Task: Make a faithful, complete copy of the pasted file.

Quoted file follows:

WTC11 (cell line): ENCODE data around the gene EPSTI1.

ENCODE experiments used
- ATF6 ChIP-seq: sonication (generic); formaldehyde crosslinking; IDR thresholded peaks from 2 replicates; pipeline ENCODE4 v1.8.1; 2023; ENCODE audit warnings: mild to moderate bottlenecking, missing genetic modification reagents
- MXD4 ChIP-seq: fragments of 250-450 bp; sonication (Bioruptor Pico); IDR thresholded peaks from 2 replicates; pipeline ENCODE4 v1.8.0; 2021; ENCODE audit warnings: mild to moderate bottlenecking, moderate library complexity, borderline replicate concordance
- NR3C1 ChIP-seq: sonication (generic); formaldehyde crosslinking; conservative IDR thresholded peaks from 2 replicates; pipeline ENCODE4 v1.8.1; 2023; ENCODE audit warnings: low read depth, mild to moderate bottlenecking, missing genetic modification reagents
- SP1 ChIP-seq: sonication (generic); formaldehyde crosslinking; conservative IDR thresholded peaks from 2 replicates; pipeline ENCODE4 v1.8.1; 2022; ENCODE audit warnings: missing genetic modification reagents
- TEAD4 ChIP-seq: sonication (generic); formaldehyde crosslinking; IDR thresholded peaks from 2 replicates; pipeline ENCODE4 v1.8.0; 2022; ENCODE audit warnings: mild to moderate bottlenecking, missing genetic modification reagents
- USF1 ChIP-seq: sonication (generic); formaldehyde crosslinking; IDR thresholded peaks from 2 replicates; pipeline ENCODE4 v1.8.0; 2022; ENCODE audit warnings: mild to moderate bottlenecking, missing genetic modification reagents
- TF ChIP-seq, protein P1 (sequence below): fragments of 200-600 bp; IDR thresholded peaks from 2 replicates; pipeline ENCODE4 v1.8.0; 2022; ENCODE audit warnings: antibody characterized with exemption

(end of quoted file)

WTC11 (cell line): ENCODE data around the gene EPSTI1.

ENCODE experiments used
- ATF6 ChIP-seq: sonication (generic); formaldehyde crosslinking; IDR thresholded peaks from 2 replicates; pipeline ENCODE4 v1.8.1; 2023; ENCODE audit warnings: mild to moderate bottlenecking, missing genetic modification reagents
- MXD4 ChIP-seq: fragments of 250-450 bp; sonication (Bioruptor Pico); IDR thresholded peaks from 2 replicates; pipeline ENCODE4 v1.8.0; 2021; ENCODE audit warnings: mild to moderate bottlenecking, moderate library complexity, borderline replicate concordance
- NR3C1 ChIP-seq: sonication (generic); formaldehyde crosslinking; conservative IDR thresholded peaks from 2 replicates; pipeline ENCODE4 v1.8.1; 2023; ENCODE audit warnings: low read depth, mild to moderate bottlenecking, missing genetic modification reagents
- SP1 ChIP-seq: sonication (generic); formaldehyde crosslinking; conservative IDR thresholded peaks from 2 replicates; pipeline ENCODE4 v1.8.1; 2022; ENCODE audit warnings: missing genetic modification reagents
- TEAD4 ChIP-seq: sonication (generic); formaldehyde crosslinking; IDR thresholded peaks from 2 replicates; pipeline ENCODE4 v1.8.0; 2022; ENCODE audit warnings: mild to moderate bottlenecking, missing genetic modification reagents
- USF1 ChIP-seq: sonication (generic); formaldehyde crosslinking; IDR thresholded peaks from 2 replicates; pipeline ENCODE4 v1.8.0; 2022; ENCODE audit warnings: mild to moderate bottlenecking, missing genetic modification reagents
- TF ChIP-seq, protein P1 (sequence below): fragments of 200-600 bp; IDR thresholded peaks from 2 replicates; pipeline ENCODE4 v1.8.0; 2022; ENCODE audit warnings: antibody characterized with exemption